Social Relationships and Responsibility: Theories and Critiques. Intersectionality



Course Number



Theme: Intersectionality

Description: Intersectionality has become a buzzword in academic, social justice, and (increasingly) mainstream discourse. For example, "intersectional feminism" as a term and framework to critique the mainstream feminist movement for lacking an intersectional scope in its praxis. The purpose of this course is to dissect intersectionality and work towards understanding what it means at numerous levels. We will examine the history of the intersectionality, including its origins stemming from the experiences of Black women, its academic adoption, and how it is used in social science research. We will discuss how intersectionality fits within the framework(s) of traditional and modern social theory, and how it can serve to expand our sociopolitical understandings of U.S. society. From here, we'll also explore how intersecting societal oppressions can impact our day-to-day lives and our development of self. We will see how we can use an intersectional lens when analyzing popular media (e.g., TV shows, movies, music) to address issues of (mis)representation and appropriation. We will also identify the critiques and limits of intersectionality as a concept and theoretical framework in order to develop a working approach towards improving how we use intersectionality in thought, language, expression, and experience.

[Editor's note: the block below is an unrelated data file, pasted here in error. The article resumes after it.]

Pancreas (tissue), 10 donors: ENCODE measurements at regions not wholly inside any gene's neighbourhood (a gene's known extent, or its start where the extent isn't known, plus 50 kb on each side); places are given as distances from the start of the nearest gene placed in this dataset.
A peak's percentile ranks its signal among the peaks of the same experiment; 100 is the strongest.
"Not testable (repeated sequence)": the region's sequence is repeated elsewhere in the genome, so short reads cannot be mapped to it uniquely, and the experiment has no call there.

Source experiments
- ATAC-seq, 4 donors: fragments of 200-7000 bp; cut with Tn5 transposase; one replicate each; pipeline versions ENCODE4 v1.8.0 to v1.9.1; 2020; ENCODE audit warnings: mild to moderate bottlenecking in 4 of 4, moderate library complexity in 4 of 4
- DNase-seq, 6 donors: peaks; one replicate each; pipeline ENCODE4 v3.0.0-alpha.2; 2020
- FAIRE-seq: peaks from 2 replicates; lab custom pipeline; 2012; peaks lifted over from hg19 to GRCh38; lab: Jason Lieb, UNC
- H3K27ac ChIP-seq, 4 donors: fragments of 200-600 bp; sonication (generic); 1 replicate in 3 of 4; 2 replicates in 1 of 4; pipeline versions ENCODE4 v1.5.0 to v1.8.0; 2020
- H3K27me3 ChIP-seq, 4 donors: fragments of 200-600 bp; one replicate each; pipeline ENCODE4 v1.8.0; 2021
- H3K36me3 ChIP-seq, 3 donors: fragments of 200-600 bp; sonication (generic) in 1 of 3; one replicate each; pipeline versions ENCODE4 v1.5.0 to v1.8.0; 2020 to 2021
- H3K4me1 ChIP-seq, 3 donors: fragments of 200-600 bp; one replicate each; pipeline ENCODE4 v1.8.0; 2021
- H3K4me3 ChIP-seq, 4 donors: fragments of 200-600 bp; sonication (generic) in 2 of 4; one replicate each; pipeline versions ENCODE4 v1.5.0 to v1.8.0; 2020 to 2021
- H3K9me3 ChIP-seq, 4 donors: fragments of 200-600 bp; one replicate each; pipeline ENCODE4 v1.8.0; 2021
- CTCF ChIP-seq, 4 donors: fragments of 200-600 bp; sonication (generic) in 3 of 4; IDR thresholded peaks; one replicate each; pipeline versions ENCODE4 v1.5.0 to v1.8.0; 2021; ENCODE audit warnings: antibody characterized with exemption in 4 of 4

Required Text: Hill Collins, P. & Bilge, S. (2016). Intersectionality. Malden, MA: Polity Press. Optional Text: Grzanka, P. R. (Ed.). (2014/2018). Intersectionality: A foundations and frontiers reader. New York, NY: Routledge Additional readings will be uploaded to Canvas.

Credit/Evaluation: Evaluation will include regular attendance; active and engaged participation in class discussions; 2 response papers; a presentation; and a final research paper.


Fall 2021
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